The last book is Capitalism Without Capital: The Rise of the Intangible Economy from Jonathan Haskel and Stian Westlake. The “intangible economy” has long been on my mind, as has been the future of capitalism, and plays quite a central role in the work of tib(na) labs. The book was mentioned by Bill Gates on his book review site, which I learned from Tamarah Usher when she shared it on LinkedIn. I knew that this was a book I needed to read, but not necessarily something I needed to start immediately and not necessarily something I needed to own a copy of. Which, of course, means library. I checked the local library collection (on line, of course) and saw that it was available in a print edition. For this particular book I think I would have preferred an ebook, primarily so I could save highlights and add notes and bookmarks. (Things which are, for understandable reasons, frowned upon by the library in their physical books.)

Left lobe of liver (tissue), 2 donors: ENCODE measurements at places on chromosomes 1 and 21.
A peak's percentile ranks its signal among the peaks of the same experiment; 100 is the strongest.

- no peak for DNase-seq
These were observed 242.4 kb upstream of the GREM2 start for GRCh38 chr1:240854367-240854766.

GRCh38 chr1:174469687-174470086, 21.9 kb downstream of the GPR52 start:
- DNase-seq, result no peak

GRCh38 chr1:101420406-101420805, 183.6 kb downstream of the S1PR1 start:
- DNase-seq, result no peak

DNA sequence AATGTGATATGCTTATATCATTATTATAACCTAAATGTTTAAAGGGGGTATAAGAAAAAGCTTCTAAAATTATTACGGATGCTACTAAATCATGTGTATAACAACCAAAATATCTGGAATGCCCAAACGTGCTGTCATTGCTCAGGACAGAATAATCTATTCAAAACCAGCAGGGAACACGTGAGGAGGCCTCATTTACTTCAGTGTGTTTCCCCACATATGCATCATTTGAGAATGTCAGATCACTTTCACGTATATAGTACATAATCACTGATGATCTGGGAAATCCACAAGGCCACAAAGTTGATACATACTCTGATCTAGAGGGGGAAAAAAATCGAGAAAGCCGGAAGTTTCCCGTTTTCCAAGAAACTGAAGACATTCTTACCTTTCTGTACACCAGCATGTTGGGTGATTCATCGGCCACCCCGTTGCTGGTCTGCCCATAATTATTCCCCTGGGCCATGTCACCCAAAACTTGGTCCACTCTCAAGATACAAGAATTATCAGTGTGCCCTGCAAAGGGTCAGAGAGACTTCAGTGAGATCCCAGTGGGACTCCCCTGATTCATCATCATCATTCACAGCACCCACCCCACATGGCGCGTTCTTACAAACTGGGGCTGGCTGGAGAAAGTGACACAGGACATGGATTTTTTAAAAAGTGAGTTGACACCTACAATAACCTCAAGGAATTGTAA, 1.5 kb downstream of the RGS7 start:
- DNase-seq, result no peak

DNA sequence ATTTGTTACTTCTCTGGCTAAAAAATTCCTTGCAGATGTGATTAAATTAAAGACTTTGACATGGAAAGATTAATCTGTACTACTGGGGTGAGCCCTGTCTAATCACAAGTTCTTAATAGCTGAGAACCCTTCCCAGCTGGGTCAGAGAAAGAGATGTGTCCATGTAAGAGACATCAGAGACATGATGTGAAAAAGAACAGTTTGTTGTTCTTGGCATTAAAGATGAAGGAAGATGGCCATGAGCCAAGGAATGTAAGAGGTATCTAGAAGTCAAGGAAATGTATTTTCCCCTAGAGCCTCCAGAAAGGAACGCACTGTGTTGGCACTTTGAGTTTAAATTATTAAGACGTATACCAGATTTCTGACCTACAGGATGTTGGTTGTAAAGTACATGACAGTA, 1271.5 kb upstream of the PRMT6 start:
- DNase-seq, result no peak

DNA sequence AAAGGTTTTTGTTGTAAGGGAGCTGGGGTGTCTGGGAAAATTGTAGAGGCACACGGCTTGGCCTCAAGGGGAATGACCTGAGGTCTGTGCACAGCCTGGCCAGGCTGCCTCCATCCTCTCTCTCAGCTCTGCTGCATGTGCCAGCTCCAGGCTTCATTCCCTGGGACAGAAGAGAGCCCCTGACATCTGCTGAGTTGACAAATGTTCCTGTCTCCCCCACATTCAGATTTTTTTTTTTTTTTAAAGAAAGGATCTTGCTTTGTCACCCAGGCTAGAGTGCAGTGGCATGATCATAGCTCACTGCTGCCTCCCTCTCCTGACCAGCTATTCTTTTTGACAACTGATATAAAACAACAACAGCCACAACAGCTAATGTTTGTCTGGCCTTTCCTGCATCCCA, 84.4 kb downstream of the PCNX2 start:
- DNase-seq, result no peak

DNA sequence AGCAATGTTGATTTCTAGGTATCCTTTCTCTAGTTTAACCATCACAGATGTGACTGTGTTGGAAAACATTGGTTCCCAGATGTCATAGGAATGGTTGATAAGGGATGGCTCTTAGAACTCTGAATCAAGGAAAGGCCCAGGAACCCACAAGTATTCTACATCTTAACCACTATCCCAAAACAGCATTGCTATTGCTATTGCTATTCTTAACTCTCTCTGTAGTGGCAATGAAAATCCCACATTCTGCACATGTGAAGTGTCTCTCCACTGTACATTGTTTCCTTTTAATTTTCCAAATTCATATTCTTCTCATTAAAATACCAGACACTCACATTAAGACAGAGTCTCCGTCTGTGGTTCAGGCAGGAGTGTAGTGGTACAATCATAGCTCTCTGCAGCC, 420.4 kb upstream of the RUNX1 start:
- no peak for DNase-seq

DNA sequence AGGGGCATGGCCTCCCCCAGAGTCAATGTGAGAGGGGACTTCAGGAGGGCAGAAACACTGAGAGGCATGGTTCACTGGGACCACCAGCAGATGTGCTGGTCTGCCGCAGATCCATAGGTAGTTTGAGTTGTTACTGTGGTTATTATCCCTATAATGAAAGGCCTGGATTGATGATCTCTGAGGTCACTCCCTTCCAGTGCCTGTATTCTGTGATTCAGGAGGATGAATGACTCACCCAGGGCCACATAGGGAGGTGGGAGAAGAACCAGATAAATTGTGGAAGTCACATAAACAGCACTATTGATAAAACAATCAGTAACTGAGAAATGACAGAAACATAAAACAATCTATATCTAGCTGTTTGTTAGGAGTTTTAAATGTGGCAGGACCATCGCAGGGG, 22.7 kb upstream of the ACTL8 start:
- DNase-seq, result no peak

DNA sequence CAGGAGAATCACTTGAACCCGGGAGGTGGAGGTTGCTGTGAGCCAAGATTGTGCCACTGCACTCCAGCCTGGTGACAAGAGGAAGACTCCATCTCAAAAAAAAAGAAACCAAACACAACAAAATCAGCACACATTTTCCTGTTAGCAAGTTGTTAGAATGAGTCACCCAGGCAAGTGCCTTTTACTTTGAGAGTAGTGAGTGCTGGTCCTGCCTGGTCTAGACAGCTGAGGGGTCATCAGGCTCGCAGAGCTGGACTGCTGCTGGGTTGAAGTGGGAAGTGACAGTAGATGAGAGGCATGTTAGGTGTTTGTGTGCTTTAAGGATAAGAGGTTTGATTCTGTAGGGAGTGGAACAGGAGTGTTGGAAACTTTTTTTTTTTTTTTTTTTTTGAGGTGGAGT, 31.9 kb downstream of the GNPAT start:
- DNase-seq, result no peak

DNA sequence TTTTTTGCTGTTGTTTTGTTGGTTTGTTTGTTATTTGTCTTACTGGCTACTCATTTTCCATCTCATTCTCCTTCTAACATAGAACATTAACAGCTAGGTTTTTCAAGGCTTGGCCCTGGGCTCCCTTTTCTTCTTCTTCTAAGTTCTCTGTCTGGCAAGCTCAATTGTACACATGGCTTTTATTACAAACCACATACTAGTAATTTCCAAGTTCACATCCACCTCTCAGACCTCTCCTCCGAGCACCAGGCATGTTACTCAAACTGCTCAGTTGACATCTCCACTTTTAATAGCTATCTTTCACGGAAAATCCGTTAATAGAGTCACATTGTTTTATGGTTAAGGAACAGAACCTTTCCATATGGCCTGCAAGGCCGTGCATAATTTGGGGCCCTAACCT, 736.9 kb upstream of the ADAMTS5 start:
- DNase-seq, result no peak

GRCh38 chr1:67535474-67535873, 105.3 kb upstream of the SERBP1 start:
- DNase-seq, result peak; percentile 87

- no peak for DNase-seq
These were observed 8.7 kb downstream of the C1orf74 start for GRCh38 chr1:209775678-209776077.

Three books, three sources, three formats. And this really just scratches the surface of the options available today. Of course, I wouldn’t have it any other way. The more ways that books can be made available, the better my chance of being able to read them all. Well, maybe not all of them. But any of them that I want to read. Which is all of them.

Field studies and Intranet Redesign

The corporate intranet, and Enterprise Social Networks, has to support a broad range of users and many different functional use cases. Understanding the context of the people who use the platform, including the things they do that are not directly on the platform, is critical in providing a “right” design. 

“Identifying the real problem is one of the main reasons to conduct field research. After all, if you solve the wrong problem, it doesn’t matter how well you solve it. A great design of the wrong thing? It’ll still be the wrong thing. “ 

http://www.nngroup.com/articles/field-studies-intranet-redesign/

Technology and place